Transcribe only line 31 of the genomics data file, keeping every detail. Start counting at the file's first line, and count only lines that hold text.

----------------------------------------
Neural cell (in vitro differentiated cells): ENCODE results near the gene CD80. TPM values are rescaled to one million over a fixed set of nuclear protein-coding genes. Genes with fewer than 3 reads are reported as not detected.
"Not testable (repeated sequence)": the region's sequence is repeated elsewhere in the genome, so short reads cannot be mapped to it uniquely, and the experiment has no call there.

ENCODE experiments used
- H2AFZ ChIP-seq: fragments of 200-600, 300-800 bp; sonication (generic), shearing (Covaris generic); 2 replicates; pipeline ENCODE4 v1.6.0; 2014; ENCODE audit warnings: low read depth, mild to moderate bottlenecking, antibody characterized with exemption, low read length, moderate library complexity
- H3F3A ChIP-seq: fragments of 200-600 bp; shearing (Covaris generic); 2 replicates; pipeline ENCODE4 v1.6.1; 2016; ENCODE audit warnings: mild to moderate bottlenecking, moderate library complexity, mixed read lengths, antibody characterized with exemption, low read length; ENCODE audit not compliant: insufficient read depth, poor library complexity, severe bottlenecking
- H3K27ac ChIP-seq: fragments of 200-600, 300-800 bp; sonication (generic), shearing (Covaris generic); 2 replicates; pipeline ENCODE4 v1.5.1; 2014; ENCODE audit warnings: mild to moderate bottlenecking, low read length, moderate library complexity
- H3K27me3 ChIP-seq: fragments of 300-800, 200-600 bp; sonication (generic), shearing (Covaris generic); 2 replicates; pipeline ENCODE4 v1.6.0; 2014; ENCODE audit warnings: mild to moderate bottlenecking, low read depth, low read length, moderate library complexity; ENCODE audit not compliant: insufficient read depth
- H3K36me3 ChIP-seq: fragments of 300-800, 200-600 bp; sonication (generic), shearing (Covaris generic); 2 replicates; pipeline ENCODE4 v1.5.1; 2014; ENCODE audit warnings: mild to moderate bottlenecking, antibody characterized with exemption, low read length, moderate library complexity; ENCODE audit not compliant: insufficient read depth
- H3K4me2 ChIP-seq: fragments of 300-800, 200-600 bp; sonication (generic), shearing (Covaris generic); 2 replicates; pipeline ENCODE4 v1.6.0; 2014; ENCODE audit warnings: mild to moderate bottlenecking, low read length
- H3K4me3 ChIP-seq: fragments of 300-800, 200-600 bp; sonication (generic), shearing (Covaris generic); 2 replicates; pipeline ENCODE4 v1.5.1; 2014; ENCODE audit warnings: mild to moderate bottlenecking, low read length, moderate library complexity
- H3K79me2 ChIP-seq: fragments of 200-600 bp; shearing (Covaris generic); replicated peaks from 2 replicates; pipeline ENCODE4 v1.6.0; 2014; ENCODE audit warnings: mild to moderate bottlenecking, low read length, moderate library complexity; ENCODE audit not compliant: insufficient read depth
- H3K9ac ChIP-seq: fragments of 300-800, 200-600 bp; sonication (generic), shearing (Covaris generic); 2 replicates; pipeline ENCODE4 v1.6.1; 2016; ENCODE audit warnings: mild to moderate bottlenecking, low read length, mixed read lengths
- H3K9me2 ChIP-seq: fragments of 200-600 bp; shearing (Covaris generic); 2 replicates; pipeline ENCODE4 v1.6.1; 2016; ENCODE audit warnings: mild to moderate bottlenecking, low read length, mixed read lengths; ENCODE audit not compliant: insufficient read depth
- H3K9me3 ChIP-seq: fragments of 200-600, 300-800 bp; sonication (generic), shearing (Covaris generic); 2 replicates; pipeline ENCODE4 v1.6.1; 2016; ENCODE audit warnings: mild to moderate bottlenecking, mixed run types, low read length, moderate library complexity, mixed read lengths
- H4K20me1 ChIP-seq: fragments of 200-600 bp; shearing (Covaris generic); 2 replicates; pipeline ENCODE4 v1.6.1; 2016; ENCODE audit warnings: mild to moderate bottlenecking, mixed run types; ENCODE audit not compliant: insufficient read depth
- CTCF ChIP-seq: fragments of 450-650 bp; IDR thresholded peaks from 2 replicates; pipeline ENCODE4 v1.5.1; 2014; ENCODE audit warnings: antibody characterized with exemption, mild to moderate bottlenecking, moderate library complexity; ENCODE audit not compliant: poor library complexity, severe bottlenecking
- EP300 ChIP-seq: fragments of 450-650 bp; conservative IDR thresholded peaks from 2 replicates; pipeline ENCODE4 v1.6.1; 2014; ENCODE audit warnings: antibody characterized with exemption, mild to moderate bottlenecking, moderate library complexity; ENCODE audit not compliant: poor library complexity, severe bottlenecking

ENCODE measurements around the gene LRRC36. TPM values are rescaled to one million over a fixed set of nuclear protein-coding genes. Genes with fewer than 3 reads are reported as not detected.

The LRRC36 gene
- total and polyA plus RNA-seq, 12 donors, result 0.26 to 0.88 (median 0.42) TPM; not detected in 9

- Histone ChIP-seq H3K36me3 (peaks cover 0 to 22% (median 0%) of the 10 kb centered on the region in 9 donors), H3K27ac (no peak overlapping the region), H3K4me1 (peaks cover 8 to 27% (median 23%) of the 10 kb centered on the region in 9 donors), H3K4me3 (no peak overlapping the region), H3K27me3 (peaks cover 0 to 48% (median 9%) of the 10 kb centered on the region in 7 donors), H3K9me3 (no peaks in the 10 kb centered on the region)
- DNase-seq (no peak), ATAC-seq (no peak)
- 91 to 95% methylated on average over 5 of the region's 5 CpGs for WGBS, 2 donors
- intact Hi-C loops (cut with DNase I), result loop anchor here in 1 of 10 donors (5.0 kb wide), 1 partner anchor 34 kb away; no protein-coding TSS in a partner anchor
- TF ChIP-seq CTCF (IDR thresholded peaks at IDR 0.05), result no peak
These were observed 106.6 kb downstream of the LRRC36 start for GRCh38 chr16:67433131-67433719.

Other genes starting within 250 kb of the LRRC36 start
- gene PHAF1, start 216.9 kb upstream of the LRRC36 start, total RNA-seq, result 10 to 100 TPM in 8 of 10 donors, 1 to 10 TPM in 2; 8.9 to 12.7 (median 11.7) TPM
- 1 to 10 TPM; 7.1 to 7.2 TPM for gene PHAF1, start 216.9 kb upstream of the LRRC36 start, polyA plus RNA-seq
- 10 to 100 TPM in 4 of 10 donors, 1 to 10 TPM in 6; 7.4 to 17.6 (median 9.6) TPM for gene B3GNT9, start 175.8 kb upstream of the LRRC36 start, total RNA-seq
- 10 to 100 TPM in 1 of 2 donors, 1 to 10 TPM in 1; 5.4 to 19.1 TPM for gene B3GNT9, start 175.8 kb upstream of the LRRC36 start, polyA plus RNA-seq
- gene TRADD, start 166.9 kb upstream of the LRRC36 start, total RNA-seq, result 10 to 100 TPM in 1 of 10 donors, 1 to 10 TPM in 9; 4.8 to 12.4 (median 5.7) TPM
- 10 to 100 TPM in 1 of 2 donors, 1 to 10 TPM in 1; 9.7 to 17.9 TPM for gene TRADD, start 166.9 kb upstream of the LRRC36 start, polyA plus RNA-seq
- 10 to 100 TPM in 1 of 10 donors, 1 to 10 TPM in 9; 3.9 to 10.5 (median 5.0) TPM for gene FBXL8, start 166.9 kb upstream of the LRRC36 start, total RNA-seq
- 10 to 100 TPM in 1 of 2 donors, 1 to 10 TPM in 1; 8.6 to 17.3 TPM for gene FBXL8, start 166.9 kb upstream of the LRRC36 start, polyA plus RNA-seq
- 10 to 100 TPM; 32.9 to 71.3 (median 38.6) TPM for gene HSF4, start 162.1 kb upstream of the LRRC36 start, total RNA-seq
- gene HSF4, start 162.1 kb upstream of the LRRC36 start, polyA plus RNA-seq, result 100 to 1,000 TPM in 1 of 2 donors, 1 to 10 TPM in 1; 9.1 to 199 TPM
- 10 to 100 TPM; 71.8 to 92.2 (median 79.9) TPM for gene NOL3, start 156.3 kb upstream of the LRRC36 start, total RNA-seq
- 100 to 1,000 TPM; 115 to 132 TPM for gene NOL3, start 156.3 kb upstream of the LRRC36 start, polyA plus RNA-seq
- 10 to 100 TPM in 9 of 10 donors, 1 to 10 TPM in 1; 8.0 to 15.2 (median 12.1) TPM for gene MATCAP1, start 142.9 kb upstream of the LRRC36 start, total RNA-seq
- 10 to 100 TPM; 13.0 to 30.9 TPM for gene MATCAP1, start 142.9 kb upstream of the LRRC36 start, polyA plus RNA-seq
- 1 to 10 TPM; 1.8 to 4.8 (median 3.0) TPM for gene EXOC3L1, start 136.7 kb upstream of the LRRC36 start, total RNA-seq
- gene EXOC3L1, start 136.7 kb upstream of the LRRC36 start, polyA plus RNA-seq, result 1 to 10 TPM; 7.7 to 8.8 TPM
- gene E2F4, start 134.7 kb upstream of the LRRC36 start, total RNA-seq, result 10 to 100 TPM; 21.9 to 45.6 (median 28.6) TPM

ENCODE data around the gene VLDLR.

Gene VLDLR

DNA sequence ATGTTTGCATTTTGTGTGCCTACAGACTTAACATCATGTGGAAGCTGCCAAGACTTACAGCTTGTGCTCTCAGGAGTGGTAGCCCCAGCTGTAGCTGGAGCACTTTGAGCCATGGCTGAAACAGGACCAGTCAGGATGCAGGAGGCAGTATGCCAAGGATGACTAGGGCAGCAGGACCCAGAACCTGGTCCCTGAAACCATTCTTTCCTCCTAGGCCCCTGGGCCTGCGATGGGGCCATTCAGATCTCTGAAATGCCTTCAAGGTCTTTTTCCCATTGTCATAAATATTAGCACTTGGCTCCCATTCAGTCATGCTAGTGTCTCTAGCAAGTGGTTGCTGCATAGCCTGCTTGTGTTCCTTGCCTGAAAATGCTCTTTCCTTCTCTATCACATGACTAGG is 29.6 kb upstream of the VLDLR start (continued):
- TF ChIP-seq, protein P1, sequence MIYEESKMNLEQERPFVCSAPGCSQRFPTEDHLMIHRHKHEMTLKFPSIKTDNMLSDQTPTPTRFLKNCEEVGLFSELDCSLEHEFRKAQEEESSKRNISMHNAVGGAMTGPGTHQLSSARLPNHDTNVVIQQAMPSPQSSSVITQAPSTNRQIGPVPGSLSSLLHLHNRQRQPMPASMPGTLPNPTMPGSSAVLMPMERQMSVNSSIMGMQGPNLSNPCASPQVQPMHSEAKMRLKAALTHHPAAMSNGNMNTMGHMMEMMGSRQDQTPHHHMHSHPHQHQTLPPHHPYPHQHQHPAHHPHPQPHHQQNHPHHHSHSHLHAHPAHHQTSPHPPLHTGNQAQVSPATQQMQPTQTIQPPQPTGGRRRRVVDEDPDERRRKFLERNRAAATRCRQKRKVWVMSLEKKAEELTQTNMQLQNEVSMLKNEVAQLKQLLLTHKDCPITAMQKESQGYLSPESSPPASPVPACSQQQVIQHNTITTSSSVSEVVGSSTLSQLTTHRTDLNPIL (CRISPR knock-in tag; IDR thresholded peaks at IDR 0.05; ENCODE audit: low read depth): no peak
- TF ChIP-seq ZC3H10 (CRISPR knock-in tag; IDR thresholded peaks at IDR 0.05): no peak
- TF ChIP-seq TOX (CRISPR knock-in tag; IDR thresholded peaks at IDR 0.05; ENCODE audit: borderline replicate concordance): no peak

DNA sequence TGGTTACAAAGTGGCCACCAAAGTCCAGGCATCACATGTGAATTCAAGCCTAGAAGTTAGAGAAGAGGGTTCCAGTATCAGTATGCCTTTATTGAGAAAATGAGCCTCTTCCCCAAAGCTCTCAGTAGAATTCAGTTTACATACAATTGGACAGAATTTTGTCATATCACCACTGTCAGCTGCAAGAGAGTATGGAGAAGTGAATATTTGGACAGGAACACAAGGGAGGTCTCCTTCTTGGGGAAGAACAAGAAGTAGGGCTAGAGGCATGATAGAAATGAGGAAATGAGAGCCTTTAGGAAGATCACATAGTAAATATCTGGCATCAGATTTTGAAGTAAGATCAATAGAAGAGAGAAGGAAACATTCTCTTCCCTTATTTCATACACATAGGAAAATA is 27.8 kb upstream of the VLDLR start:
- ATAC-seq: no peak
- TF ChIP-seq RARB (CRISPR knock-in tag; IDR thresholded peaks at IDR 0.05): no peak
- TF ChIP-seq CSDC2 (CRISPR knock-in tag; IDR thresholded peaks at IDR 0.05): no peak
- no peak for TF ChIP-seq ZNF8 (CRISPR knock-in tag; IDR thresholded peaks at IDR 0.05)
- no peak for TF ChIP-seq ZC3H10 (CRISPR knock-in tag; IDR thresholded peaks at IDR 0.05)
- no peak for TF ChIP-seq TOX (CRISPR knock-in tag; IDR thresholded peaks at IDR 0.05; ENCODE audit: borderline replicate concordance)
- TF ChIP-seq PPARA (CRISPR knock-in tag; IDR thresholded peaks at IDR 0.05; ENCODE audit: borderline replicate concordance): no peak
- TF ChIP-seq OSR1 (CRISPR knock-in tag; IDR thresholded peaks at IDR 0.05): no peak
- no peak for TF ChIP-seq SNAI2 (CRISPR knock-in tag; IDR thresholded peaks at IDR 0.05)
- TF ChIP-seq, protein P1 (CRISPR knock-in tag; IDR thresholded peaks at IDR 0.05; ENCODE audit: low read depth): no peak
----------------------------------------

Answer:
- 10 to 100 TPM in 1 of 2 donors, 1 to 10 TPM in 1; 5.4 to 19.1 TPM for gene B3GNT9, start 175.8 kb upstream of the LRRC36 start, polyA plus RNA-seq